Spending money is something that many people like to do. I’m not one of them. Therefore, when I have to spend money, I do so for the right reasons. You might be wondering how there are “right” and “wrong” reasons for spending money. Well, there are. And our family has learned that knowing right from wrong when it comes to spending our hard-earned money can add up to big savings and increased financial stability.
We use a coupon to save; we don’t spend to use a coupon
A close relative of ours often uses coupons to justify spending. Whether it’s on food, clothes, or sundries, a coupon is an excuse to spend in this person’s mind.
This is what retailers expect; that’s why there are so many coupons out there. But this sort of attitude can be dangerous to personal finances, and it’s exactly why we only use coupons when they are for products or services we already purchase and are one of the best values for our dollar.
For example, when we go out to eat, we already know the spots that give us the best bang for our buck. However, if we can pair such a locale with a coupon when we’re planning to go, all the better; but we won’t go just because we have the coupon. This keeps our monthly dining budget close to $50, where as according to Bundle.com, “The average monthly cost of Dining Out for people in the U.S. is $281”, and the median monthly expense is $135.”
We get rewards to use our credit card; we don’t use our credit card to get rewards
I see commercials for credit cards with people vying to purchase products with their cards so that they can get the rewards. While rewards for card usage can certainly be a perk, it’s not why we would utilize a credit card. Rather, we look at rewards as a benefit that comes with the convenience -- and at times safety -- of credit card use, not as a reason to use a credit card.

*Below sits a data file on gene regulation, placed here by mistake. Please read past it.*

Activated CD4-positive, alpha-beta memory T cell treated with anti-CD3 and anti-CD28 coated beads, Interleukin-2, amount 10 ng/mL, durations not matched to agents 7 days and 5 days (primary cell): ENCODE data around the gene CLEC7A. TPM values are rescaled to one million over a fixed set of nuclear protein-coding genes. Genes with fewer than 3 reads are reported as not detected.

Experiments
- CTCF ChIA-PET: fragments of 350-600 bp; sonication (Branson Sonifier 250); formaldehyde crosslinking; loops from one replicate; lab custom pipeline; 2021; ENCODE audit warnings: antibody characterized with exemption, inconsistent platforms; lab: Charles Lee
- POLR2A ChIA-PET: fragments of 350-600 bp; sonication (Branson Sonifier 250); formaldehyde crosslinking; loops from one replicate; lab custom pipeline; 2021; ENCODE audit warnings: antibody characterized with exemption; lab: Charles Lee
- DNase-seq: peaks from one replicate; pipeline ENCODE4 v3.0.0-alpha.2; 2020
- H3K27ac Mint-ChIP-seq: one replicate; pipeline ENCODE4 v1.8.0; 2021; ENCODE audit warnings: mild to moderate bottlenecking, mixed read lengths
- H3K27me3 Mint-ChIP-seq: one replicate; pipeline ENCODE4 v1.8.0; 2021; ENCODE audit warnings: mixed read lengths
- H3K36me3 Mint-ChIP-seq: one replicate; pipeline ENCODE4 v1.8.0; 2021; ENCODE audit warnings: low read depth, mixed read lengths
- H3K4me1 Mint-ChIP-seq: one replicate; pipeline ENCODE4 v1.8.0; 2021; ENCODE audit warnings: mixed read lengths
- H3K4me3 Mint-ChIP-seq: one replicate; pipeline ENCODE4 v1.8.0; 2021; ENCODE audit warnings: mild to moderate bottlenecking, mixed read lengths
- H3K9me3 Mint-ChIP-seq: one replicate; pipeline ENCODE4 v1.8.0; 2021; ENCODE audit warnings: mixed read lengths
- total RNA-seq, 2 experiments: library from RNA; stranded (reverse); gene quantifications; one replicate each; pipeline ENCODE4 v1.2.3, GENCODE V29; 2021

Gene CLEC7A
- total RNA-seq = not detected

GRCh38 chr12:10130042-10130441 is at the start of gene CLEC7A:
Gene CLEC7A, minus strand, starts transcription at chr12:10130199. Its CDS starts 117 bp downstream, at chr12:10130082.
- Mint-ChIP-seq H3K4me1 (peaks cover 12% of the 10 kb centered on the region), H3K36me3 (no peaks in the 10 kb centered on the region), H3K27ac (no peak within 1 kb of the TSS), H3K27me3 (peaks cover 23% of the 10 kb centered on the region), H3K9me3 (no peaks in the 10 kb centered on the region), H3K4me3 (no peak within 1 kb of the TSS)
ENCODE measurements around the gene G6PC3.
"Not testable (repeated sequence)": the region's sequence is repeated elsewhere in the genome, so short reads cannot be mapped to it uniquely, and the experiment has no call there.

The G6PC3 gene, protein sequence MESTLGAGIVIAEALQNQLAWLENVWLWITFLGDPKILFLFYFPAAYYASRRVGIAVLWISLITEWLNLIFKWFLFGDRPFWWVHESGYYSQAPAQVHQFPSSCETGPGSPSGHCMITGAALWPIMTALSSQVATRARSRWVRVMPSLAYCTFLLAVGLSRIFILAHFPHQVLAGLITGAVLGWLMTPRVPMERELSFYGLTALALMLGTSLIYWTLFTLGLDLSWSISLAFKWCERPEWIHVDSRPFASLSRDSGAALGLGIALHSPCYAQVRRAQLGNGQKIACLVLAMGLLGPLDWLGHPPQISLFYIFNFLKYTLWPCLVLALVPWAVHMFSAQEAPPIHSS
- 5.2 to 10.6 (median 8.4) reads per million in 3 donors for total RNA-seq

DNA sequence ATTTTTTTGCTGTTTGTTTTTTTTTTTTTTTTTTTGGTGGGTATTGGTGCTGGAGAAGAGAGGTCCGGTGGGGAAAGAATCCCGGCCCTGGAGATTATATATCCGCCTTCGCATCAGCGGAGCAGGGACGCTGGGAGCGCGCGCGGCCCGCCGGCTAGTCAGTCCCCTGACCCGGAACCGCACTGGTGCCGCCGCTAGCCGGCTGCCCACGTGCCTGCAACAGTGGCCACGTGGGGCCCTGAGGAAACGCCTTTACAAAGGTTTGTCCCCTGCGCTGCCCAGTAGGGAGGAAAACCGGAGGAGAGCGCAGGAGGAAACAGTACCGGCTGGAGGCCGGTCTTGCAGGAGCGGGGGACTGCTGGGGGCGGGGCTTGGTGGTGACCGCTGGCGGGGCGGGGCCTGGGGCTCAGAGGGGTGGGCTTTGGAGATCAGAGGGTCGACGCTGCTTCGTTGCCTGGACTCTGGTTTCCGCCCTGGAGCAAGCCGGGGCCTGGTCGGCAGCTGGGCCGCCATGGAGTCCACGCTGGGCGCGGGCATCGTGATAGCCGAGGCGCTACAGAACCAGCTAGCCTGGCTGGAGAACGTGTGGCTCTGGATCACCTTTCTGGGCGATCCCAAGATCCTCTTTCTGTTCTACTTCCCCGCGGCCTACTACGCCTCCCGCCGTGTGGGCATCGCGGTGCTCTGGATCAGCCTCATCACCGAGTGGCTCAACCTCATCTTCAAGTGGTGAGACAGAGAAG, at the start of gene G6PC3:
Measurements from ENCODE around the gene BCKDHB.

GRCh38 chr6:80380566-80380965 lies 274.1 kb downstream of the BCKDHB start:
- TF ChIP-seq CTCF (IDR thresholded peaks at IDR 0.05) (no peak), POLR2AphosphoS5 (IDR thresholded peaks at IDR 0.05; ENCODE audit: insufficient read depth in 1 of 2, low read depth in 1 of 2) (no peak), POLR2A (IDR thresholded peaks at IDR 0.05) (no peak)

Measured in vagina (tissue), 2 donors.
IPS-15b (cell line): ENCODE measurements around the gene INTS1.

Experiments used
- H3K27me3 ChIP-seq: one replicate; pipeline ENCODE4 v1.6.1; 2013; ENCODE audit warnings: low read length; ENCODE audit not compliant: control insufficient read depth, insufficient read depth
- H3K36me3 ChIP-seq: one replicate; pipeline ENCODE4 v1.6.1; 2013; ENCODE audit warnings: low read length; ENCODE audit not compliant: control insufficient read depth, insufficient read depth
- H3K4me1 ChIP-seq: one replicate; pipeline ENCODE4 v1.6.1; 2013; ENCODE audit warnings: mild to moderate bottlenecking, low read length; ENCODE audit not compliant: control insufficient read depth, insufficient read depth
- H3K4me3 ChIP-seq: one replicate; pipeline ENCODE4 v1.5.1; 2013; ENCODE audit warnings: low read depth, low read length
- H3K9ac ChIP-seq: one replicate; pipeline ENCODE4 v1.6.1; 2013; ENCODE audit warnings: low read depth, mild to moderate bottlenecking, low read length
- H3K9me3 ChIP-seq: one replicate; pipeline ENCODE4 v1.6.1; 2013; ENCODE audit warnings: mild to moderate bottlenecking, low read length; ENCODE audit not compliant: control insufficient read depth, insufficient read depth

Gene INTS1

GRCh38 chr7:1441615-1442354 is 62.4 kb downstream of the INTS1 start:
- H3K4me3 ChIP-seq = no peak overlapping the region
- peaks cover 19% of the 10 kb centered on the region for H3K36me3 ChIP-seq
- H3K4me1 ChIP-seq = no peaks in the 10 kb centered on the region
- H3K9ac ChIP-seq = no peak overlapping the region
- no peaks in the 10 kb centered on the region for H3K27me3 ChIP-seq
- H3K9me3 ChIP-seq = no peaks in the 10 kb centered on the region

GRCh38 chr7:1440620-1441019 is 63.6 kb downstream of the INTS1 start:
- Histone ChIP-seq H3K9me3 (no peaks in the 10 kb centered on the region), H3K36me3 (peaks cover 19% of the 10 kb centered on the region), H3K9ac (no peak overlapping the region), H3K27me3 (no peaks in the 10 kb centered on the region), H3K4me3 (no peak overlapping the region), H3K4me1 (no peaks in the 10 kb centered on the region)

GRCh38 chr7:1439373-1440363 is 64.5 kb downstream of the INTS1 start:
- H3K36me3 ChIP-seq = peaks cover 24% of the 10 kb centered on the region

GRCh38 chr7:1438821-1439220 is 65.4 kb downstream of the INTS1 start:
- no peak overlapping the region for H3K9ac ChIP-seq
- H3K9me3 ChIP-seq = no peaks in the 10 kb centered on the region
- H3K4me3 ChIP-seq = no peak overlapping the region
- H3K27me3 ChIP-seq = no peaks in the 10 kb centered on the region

Maybe this is why according to CreditCards.com -- and based off the TransUnion analysis of May 2013 credit files -- the average credit card debt per U.S. adult, excluding zero-balance cards and store cards is at $4,878, while our family’s credit card debt is at zero.
We buy used to save; we don’t save to buy used
We don’t have to buy used; we prefer to. It’s not that we’ve spent all our money and are forced to save just to buy used, but if we have the option to buy something used, (but still in good condition) for pennies on the dollar of what we’d purchase it for in a retail setting, in most instances we will.
This helps us keep things like our clothing budget between $300 and $400 annually for our family of four (most being spent on shoes and undergarments), and buy things like books, video games, movies, toys, and even certain home furnishings for just pennies on the dollar compared to their retail counterparts.
I go on vacation to work; I don’t work to go on vacation
I know it might sound weird, but I get some of my best work done on vacation. Having the motivation of getting out to the beach or pool to enjoy time with the kids often pushes me not only to be productive, but puts me in a better mood which seems to heighten my work output and quality.
Some people save all year to go on vacation for a week, maybe two weeks if they’re really lucky. That used to be me. I’d kill myself all year for a chance at a week of enjoyment. And while I made better money back then, frankly, my life was pretty crummy. Therefore, I made the move to self-employment. Now I don’t have to work just for that one week, but instead enjoy my life and my work so that I don’t mind taking my work on vacation with me and I continue to earn even while enjoying time with the family.
The author is not a licensed financial professional. This article is for informational purposes only and does not constitute advice of any kind. Any action taken by the reader due to the information provided in this article is solely at the reader’s discretion.